KirchMedia – the TV sporting rights unit of ailing German media empire Kirch Gruppe – is on the verge of filing for insolvency after talks between creditors and shareholders broke down.

Negotiations faltered over a €150 million bridging ($132m; £92m) loan to keep afloat KirchMedia, which carries the bulk of its parent’s huge debt burden of €6.5 billion to €8bn, for the next eight weeks.

Under a rescue package proposed last week [WAMN: 26-Mar-02], the loan would have been followed by an €800m capital increase under which minority shareholders such as Rupert Murdoch’s NewsCorp and Silvio Berlusconi’s Mediaset would have increased their stakes in the unit.

However, KirchMedia’s creditor banks wanted the minority shareholders to supply 40% of the bridging loan, whereas the shareholders were willing to provide just 10%. Commerzbank and DZ Bank consequently withdrew from negotiations saying that they planned no further meetings with Kirch investors.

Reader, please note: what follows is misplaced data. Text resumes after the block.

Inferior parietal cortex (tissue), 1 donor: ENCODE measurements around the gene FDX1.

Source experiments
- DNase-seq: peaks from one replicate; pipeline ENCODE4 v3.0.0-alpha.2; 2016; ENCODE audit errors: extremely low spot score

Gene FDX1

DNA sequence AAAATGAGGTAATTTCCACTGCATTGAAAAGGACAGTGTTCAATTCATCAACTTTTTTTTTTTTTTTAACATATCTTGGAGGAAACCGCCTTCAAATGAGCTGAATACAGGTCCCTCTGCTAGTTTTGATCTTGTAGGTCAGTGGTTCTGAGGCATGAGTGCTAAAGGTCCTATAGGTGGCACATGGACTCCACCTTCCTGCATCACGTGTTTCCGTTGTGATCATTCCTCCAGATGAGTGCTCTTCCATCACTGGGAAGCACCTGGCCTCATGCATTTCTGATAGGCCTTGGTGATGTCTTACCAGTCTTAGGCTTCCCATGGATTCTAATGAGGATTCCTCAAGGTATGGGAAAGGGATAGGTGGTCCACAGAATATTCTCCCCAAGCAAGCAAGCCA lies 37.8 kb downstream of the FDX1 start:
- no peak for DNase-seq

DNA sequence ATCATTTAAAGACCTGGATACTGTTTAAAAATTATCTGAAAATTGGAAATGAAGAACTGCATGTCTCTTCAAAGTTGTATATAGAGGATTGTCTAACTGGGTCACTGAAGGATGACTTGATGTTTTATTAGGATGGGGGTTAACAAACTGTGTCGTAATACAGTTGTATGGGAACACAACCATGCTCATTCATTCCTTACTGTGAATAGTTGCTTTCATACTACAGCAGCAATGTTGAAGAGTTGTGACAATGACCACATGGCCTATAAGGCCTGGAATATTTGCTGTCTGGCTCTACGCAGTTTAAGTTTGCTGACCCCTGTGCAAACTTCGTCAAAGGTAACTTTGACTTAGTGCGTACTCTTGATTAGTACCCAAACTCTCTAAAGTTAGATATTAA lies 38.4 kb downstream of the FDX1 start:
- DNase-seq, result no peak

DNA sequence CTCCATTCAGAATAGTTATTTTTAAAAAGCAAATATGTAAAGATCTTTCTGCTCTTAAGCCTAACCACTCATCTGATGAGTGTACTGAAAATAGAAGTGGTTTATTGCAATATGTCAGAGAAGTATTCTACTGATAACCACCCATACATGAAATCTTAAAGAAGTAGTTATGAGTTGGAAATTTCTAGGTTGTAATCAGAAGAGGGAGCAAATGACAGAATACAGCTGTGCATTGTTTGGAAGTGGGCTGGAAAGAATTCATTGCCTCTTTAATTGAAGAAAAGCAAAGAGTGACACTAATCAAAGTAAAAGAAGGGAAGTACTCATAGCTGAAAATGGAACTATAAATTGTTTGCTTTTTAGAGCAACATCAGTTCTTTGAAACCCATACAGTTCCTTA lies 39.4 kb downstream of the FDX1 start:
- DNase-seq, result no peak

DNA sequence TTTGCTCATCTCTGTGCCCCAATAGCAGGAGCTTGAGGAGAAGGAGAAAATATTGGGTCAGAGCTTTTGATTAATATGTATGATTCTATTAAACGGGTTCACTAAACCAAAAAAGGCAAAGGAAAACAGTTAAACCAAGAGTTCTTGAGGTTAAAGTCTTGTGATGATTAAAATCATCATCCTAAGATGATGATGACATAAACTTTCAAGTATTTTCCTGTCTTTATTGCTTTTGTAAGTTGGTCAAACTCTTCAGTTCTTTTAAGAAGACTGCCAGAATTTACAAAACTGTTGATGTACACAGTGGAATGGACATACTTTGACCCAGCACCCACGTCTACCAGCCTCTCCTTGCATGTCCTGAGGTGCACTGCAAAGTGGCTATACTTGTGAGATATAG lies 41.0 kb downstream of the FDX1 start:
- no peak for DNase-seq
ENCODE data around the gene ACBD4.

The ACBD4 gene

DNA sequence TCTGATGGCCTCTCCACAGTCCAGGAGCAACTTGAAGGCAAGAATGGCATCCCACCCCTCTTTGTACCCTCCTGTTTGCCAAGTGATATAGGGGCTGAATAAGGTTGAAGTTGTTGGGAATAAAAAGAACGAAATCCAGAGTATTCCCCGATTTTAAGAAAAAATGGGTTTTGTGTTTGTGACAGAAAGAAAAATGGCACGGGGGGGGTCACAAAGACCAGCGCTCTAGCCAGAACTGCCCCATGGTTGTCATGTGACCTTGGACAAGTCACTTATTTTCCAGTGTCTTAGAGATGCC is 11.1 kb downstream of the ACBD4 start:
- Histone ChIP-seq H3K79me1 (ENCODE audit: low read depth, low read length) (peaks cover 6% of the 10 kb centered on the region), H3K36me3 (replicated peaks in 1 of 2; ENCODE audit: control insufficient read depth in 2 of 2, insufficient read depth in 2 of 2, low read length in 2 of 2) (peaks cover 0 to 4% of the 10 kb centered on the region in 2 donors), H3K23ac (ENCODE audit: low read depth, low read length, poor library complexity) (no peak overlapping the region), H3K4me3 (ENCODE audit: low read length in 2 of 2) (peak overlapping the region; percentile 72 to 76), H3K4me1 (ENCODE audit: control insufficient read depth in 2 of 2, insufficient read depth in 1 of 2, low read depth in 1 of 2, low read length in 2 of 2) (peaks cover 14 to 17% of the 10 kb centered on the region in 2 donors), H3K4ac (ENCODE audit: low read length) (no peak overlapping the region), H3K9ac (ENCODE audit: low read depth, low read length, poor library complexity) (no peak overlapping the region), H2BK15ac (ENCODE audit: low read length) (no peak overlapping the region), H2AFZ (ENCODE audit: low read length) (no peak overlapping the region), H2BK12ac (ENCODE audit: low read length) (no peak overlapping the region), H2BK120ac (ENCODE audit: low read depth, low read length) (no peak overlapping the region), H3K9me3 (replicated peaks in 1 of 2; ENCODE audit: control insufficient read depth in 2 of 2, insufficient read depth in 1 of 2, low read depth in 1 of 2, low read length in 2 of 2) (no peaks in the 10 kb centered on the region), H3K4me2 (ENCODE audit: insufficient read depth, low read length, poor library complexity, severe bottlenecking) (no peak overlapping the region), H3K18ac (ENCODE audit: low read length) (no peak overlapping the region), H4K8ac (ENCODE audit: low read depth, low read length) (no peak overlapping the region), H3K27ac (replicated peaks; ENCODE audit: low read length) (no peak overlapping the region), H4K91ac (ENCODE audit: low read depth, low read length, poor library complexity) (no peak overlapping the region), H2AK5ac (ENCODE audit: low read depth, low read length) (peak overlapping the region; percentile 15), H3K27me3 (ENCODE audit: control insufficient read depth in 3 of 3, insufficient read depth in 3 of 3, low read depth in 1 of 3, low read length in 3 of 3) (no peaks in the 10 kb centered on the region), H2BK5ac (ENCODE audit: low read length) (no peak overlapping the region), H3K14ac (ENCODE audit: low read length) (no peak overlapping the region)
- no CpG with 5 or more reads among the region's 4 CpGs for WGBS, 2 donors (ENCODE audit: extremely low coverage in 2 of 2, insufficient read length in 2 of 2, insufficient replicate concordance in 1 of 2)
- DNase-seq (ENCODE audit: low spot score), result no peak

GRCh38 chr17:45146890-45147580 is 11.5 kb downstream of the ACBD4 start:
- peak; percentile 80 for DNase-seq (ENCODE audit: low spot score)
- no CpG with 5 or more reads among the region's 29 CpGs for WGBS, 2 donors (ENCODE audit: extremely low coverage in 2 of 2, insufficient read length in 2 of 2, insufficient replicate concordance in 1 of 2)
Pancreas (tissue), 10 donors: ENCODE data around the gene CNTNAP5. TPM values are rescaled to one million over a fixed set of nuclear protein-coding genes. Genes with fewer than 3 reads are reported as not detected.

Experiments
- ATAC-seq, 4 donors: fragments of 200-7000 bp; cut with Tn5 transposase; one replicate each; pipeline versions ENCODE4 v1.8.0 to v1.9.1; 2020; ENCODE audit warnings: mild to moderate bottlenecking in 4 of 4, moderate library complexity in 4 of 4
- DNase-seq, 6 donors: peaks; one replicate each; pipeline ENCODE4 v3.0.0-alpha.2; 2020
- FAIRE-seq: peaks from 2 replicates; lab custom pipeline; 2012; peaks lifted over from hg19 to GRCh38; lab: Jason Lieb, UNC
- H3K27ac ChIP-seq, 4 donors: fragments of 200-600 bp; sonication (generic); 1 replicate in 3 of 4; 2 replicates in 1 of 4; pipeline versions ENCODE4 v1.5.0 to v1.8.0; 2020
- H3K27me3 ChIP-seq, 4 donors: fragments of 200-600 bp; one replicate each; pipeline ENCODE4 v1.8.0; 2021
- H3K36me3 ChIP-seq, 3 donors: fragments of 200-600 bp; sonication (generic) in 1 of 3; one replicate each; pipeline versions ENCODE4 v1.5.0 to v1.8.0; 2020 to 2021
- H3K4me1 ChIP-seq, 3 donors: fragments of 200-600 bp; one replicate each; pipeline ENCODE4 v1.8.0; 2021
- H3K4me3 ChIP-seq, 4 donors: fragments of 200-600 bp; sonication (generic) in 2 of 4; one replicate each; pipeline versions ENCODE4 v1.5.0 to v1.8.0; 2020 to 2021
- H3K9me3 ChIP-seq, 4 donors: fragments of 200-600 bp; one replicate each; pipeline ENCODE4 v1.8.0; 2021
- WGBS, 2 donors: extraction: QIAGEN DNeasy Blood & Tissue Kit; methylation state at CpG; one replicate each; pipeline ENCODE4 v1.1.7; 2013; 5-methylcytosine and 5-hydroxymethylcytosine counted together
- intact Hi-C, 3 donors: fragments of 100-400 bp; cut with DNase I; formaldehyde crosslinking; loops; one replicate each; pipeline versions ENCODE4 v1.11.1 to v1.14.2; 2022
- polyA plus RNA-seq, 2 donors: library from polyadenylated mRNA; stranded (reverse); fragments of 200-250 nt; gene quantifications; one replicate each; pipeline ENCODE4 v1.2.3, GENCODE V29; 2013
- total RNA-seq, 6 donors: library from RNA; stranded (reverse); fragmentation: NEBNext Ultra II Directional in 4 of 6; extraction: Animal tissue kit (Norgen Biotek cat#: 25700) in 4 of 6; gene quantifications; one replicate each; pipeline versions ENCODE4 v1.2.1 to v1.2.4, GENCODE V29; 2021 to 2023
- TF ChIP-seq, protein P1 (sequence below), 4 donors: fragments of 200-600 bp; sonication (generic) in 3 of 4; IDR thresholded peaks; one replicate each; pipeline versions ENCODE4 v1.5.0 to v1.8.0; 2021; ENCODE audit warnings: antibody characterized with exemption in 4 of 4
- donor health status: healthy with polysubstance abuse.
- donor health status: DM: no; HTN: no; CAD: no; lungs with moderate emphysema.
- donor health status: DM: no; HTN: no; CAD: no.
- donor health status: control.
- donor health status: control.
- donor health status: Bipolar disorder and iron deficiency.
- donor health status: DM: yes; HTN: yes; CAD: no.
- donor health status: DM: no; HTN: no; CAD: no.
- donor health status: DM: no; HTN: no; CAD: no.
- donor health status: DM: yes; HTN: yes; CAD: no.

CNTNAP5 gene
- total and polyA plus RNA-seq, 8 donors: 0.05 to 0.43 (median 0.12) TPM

Unless a last-minute deal emerges, KirchMedia is expected to file for insolvency this week, perhaps as early as today (Thursday). Insiders at the moribund media mammoth say that it does not have the cash to honour payments due next week.

Under German legislation, if KirchMedia does file for insolvency, an interim administrator would be appointed who would work with its management to determine whether or not it can be rehabilitated.

Data sourced from: Financial Times; additional content by WARC staff